5. The Montezuma Audubon Center: The center is situated in the middle of one of the most active flight lanes in the Atlantic Flyway. It is the resting, feeding and nesting habitat for waterfowl and other migratory birds. The center offers year-round environmental education programs, exhibits and presentations. A wall of windows offers a panoramic view of restored grassland and marshes. Two freshwater marshes have been restored, 50 acres of native grasses have been planted, a one-mile hiking trail has been constructed, and an all-access observation platform has been built. They offer a variety of “hands-on” activities for the entire family.
6. Grapes, Apples and More: Wayne County is part of the Lake Ontario Wine Trail comprised of award winning wineries, modern distilleries and cideries. They all feature special events. J D Wine Cellars in Macedon has a five-acre Maze Wine Walk with wine stations hidden along the way. Thorpe Winery in Wolcott offers “starry starry night” stargazing plus winery birdwatching from springtime to fall free of charge. The fertile soil along Lake Ontario produces excellent apples, peaches, and vegetables available from farm stands during the season.
7. Cobblestone: Architecture of Wayne County is as varied as the people who live there but one type of architecture represents Wayne County better than any other and that is cobblestone masonry. Cobblestones are small rocks that can fit in the palm of your hand. Pioneers to Western New York state found the cobblestones, which had been brought by glaciers, along the shores of Lake Ontario or in the fields they tried to plow and used them to build their homes and other buildings. The majority of the cobblestone buildings can be found in the towns that border Lake Ontario especially along Ridge Road and Lake Road.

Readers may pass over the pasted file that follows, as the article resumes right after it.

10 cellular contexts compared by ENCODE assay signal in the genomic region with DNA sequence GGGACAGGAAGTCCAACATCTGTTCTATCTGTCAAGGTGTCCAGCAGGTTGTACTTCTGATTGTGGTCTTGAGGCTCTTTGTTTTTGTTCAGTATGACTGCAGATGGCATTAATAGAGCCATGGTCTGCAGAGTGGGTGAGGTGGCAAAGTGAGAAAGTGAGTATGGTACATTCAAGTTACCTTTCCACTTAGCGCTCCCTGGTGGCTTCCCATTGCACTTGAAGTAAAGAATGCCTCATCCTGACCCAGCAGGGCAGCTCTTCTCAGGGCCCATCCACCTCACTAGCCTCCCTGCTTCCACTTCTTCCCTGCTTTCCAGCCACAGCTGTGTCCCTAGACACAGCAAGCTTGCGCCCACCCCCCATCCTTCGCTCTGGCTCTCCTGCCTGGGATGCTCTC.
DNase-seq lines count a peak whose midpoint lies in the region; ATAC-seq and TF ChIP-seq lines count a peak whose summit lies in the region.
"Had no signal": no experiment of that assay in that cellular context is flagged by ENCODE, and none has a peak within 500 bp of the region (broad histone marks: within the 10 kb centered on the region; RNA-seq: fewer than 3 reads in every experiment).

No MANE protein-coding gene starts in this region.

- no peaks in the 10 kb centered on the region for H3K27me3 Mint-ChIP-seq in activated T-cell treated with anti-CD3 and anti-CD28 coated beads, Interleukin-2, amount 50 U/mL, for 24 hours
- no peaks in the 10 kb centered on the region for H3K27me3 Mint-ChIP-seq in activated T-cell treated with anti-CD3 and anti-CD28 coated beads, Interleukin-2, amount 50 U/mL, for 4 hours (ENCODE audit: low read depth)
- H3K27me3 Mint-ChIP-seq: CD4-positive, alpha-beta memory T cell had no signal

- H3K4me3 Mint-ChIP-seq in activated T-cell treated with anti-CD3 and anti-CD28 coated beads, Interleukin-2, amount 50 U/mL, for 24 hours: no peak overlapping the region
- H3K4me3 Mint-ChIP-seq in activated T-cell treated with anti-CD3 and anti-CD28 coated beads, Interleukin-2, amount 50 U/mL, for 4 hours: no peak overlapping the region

8. William Phelps General Store: Step back one hundred years into the William Phelps General Store. It is only one of two totally original, authentic general stores anywhere with products that date back to 1860. It is an original Erie Canal General Store built in 1826 specifically to serve the Erie Canal. In 1940 the store closed and nothing has changed. The family occupied the upper two levels until it was taken over by the historical society. Nearby are the Palmyra Historical Museum and Erie Canal Depot.
9. Joseph Smith Homestead: Joseph Smith was the founder of the Church of Latter-Day Saints. Visit the reconstructed log cabin that was the boyhood home of Joseph Smith and his restored frame home. Walk to the Sacred Grove where Smith had his first vision in 1820. There are free guided tours. The Grandin Building in Palmyra is where The Book of Mormon was first printed and sold.
10. Unique: The Alling Coverlet Museum in Palmyra has the largest collection of hand-woven coverlets in America. The Hoffman Clock Museum, located in the Newark library, displays over 300 timepieces with a special emphasis on the history of New York state clockmakers. There are murals throughout the county that preserve local history through community artwork.
Photo: Bluffs of Lake Ontario at Chimney Bluffs State Park. The chimney-like spires were formed from eroded drumlins left at the end of the ice age. Wind, rain, waves and other forces of nature created sharp pinnacles some of which rise 150 feet above the shoreline.